Read Azmina's Interview:
1. Could you provide a brief overview of your career path?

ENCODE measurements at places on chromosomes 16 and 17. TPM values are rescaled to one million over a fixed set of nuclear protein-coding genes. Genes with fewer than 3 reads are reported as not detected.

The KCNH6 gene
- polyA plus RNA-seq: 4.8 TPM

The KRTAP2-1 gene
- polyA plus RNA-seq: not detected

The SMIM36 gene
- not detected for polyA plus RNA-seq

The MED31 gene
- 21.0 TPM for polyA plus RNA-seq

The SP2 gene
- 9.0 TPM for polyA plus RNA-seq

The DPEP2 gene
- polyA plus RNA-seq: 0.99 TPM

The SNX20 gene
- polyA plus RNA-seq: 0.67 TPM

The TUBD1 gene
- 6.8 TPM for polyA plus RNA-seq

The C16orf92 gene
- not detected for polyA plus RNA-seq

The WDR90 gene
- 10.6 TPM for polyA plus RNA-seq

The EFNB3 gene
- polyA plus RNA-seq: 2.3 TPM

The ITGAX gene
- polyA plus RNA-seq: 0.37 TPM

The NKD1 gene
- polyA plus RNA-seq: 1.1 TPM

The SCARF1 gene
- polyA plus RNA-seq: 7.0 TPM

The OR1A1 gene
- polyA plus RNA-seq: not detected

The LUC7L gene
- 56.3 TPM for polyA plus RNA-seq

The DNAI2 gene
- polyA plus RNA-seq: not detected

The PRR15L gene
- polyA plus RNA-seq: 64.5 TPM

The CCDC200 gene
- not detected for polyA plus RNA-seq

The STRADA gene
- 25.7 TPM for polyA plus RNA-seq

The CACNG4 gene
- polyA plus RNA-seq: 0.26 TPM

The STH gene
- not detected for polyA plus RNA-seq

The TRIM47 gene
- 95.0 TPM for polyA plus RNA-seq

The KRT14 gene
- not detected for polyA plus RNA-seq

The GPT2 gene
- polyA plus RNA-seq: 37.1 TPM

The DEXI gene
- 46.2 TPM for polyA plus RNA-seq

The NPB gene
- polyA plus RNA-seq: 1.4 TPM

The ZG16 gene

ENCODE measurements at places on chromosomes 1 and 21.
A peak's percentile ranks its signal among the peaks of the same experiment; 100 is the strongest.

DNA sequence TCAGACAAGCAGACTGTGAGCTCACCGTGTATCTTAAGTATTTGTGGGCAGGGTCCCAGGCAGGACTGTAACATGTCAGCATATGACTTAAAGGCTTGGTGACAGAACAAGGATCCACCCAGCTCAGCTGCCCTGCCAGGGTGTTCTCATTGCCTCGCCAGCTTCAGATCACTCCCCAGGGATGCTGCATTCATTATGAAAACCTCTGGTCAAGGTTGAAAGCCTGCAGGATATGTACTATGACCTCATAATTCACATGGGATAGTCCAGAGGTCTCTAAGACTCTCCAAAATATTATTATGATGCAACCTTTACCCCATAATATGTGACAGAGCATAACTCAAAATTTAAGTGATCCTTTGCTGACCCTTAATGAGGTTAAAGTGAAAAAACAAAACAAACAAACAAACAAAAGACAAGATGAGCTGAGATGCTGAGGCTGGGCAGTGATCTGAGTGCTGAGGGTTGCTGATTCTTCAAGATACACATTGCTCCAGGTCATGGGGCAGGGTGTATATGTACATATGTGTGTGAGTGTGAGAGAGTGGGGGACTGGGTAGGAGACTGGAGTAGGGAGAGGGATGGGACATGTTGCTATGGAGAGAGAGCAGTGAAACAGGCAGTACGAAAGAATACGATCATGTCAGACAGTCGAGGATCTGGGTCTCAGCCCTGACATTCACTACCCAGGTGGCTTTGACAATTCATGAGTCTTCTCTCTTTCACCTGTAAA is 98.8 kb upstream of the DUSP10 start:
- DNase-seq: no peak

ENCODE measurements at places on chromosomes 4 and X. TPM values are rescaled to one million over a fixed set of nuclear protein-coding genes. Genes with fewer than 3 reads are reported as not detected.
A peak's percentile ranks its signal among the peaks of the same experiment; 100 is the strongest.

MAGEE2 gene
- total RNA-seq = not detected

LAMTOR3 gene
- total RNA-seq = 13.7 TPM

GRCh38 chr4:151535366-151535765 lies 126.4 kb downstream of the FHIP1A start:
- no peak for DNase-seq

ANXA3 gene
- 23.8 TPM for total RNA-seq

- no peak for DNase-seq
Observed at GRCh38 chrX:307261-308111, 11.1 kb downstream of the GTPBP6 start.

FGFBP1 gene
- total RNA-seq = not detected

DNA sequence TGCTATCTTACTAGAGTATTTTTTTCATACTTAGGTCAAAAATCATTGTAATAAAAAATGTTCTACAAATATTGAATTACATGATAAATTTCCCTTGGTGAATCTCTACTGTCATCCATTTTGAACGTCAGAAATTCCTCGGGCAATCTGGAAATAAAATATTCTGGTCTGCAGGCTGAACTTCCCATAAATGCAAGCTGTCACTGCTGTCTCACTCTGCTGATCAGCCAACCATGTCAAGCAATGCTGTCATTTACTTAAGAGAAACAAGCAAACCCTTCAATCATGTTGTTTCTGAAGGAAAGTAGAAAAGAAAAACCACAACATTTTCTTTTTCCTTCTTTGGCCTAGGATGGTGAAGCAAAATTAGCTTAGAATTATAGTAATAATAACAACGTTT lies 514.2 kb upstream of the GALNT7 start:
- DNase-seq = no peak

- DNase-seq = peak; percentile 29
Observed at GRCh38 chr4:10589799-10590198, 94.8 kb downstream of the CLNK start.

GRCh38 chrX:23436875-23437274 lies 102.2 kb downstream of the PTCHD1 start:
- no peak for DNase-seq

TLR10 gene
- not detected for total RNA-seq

After obtaining my undergraduate degree from England and moving to the United States, I began my MBA at Pepperdine – a work-study program at the time. Upon graduation, I was very thankful that the degree got me my dream job at Angeles Corporation; a real estate syndicate in Century City. Within one day after graduating, the promotion was a major surprise to me. It was an assistant controller position supervising almost 15 employees. I then moved on to another organization in a managerial capacity (more like a COO). A few years later, I had the urge to become an entrepreneur - helped my husband purchase a pharmacy, set up multiple day-care centers, set up a real estate company, bought several properties out of- and in-state started an import/export company, and finally, invested in a training and consulting company. I managed to turn the consulting business around and sold it after 10 years. Thereafter, I taught as an adjunct professor for American International University, Maalot College, and Santa Monica College for about 3 years. I decided that it was too soon to stop being an entrepreneur so when the opportunity came along in the outpatient clinic business to help the founders turn the business around, I took up the challenge. It has been a great journey since I have now been in the business for almost 18 years this coming September. During that time, I have invested in six other clinics with a partner, sold some, shut down a couple, and now have three left - all in the San Fernando Valley. They are all CORFS, which stands for Comprehensive Outpatient Rehabilitation Facility, a Medicare designation established by Congress in the 1980s.